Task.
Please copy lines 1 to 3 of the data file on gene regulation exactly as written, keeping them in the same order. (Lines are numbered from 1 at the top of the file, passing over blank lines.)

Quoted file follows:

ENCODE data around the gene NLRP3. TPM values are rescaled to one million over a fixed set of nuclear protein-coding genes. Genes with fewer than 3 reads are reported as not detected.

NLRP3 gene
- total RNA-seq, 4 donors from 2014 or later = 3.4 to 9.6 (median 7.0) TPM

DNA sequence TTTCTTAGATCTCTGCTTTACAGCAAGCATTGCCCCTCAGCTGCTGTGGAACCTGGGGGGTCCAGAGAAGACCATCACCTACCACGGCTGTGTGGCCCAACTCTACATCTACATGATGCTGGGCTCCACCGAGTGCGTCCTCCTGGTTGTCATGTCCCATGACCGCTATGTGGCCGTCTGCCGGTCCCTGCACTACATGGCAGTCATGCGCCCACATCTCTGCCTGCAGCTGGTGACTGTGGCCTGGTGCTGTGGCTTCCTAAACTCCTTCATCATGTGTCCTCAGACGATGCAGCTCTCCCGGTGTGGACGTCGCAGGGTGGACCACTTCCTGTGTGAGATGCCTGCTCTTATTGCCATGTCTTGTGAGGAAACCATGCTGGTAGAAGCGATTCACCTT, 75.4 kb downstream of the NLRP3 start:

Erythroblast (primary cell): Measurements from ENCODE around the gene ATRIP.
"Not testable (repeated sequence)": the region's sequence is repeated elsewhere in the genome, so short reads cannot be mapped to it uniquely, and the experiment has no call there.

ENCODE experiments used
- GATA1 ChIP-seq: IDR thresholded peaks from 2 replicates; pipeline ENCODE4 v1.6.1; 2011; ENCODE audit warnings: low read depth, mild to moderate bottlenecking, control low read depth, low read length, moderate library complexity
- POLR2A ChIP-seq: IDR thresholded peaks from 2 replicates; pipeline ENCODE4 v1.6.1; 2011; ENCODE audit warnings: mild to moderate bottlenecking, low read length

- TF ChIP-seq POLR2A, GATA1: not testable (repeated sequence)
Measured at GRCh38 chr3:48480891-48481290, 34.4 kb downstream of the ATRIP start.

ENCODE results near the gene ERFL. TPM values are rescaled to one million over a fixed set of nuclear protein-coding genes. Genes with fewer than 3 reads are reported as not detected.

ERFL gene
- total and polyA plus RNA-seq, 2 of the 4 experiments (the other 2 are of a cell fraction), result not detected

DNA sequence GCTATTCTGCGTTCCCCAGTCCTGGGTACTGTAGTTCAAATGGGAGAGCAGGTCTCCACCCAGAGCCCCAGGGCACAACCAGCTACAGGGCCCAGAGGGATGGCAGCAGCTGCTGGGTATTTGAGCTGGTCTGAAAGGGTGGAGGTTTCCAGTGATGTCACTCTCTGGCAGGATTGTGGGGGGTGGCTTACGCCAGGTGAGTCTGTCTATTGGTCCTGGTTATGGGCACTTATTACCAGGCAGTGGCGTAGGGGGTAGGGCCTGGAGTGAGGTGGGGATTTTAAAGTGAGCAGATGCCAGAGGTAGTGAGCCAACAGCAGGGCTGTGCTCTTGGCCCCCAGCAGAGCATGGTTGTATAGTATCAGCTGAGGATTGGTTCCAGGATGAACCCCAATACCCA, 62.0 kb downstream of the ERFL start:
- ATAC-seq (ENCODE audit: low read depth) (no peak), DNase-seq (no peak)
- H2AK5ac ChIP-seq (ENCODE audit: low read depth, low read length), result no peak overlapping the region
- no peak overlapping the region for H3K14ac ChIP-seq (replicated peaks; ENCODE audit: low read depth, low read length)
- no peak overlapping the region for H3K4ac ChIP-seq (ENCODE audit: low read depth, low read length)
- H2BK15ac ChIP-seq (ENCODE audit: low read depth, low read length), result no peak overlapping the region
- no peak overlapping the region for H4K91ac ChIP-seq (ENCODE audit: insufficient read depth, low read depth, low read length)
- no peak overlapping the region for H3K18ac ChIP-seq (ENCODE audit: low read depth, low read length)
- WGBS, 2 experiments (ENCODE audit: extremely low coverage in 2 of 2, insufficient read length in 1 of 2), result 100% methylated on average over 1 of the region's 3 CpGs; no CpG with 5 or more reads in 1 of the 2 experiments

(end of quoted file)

ENCODE data around the gene NLRP3. TPM values are rescaled to one million over a fixed set of nuclear protein-coding genes. Genes with fewer than 3 reads are reported as not detected.

NLRP3 gene
- total RNA-seq, 4 donors from 2014 or later = 3.4 to 9.6 (median 7.0) TPM